“There was a void in my life after I finished wrestling,” explained Gibson. “At first, taekwondo was just something to fill this void. But, my instructor in Torrance [California] pushed me to do more. I received private lessons from a former U.S. Olympic coach and former Russian national coach. After training, we would have dinner and talk about the spiritual and philosophical aspects of taekwondo. Taekwondo soon became more than filler; it became a passion.”


 Out on the trail

In addition to their specialized training, the team also got out on a few trails at McCloud Falls, Heart Lake, and Cliff Lake. Before departing on Sunday afternoon, they went on a snowshoe hike at Bunny Flat to really experience the Alpine environment.

The highlight for Gibson was visiting the “haunted hospital” in McCloud.

“One night we were out stargazing and ended up at the haunted hospital,” shared Gibson, smiling and laughing. “Everyone dared me to go up and touch the doorknob. As I looked through the window, I saw a green form, screamed like a little kid, and nearly fell down the stairs. It was a traumatizing, embarrassing experience. It was pretty bad.”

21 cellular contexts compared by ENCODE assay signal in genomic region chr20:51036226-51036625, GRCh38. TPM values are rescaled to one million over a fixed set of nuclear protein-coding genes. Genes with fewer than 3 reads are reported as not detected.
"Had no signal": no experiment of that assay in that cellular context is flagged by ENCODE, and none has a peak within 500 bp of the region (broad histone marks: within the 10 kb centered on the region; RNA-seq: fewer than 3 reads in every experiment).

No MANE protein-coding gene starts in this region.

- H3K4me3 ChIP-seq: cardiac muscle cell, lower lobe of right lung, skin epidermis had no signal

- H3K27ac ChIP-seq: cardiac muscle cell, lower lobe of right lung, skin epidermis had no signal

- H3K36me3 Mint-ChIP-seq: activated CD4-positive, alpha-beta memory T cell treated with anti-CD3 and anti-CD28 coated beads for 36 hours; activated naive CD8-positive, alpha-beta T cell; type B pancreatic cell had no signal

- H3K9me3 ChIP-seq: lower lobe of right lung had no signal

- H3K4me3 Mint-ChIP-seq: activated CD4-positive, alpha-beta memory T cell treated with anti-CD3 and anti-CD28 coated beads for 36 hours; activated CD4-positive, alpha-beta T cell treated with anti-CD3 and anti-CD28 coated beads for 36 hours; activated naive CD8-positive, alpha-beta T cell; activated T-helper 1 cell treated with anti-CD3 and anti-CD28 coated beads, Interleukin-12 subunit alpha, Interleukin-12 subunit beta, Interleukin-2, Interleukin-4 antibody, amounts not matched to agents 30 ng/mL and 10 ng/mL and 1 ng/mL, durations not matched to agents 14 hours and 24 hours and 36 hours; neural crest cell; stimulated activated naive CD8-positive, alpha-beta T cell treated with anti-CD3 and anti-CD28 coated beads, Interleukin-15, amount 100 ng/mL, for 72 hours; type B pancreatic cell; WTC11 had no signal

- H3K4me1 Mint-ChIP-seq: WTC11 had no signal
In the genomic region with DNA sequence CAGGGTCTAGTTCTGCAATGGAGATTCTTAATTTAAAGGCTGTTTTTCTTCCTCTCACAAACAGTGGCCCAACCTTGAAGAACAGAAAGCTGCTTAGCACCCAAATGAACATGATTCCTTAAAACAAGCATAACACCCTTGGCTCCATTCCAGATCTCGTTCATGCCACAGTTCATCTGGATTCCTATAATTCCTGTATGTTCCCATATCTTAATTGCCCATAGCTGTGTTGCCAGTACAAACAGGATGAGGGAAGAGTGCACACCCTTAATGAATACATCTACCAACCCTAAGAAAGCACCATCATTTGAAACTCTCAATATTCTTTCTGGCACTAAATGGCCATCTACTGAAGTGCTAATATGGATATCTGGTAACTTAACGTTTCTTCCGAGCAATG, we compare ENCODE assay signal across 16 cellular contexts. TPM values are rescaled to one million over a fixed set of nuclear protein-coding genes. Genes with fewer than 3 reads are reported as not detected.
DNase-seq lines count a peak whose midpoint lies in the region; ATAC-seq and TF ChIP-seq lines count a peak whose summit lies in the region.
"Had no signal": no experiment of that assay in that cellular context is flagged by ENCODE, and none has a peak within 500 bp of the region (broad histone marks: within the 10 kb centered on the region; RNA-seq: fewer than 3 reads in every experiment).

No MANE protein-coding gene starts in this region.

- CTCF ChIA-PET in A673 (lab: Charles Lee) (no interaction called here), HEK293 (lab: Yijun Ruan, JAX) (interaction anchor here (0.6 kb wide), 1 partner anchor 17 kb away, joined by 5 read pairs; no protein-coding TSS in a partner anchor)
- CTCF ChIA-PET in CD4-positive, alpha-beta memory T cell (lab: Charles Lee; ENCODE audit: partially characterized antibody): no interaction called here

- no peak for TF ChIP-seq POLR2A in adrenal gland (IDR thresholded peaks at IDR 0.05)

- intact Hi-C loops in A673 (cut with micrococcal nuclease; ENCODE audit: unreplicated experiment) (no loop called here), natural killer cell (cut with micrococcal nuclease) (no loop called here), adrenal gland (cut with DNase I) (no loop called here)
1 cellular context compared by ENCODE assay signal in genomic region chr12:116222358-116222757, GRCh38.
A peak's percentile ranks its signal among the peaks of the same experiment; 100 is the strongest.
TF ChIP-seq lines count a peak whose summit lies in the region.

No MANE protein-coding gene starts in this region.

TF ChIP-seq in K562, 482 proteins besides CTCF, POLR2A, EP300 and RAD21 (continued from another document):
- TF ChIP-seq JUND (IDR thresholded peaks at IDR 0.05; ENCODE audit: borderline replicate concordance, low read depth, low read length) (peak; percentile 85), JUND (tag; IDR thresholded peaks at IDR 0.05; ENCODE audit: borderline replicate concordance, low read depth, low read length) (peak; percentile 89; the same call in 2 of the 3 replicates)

Antipa had prepped them prior to their nocturnal journey around McCloud sharing his personal experiences with the occult.

“They freaked when I told them that I had participated in a Ouija board,” said Antipa. ”But, I tried to teach them about human interaction in the perception of the unknown. Funny that they went to the hospital after that...”

“These college students are great role models for our kids,” said Buhs. “They’re high-energy, enthusiastic, and extremely dedicated to their passion. Hopefully, this rubs off on us so we push ourselves to achieve bigger and better things.”



Following the collegiate championships, Antipa shared the results saying “that they were the darlings of the event, not just in their high level play but receiving universal accolades for their superior spirit and positiveness. The local hosts passed me a note from their head instructor which said that there was a difference between our team and everyone else regarding their attitude and positive behavior.”